Er, warning - I took lots of photos and I'm putting quite a few under the cut.

Notes on a lovely Sunday morning )
sienamystic: (Jareth)
From the notes I kept while in Paris:

My reward for waiting several dull hours for business this morning was getting to go to the Louvre. I mastered the Metro - intimidating at first but easy to pick up, because it's well laid-out and goes everywhere you want to go - and spent about four hours wandering the corridors of a museum that can only be described as mammoth. It's really all too much when every wall has a masterpiece. You can't slow down for every one - you find yourself scooting past them an an appalling rate. You're looking at the Titian of the hottie guy with the glove, and then you pass something that was on your slide test, and there's one that's featured in every single Art History 101 class ever taught. So you pick a few to deliberately find, and on your way to them you are happily surprised by others (OMG the Penitent Magdalene is here! I totally forgot!) and when you leave you realize that you totally, absolutely meant to see this list of other works and now it's too late because your feet are ready to seize control and make you SIT DOWN ALREADY.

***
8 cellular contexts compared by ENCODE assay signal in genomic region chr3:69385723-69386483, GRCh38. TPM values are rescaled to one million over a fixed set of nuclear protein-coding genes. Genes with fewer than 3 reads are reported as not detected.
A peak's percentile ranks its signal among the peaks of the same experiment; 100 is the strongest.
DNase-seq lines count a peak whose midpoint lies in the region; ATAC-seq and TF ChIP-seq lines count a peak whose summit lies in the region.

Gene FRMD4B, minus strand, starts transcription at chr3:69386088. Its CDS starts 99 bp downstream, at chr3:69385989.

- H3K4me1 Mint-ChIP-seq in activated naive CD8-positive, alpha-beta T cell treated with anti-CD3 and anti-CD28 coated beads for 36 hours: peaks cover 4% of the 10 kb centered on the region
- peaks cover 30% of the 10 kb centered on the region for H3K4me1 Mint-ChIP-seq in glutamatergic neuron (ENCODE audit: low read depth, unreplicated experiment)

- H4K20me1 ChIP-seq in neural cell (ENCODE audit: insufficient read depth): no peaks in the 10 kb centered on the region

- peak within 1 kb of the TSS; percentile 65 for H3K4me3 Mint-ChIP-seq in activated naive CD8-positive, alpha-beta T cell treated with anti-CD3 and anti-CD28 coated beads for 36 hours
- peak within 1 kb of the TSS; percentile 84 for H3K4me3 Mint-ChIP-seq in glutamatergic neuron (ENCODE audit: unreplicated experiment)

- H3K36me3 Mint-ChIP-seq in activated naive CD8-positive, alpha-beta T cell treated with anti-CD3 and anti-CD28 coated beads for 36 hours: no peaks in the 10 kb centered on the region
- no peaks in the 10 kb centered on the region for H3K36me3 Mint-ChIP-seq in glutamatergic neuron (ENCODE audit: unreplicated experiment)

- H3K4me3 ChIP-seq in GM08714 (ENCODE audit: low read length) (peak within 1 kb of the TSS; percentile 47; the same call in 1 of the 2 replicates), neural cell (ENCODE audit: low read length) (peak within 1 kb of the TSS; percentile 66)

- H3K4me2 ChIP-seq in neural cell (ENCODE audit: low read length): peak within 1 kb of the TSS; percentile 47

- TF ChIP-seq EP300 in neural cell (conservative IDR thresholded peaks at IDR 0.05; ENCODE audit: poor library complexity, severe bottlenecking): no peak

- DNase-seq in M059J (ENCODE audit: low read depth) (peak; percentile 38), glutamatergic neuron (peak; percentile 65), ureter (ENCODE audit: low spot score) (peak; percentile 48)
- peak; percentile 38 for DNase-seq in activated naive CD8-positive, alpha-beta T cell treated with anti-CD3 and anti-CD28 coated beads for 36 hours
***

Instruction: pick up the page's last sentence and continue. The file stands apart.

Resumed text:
Decadence comes in a tiny pitcher with a side of whipped cream )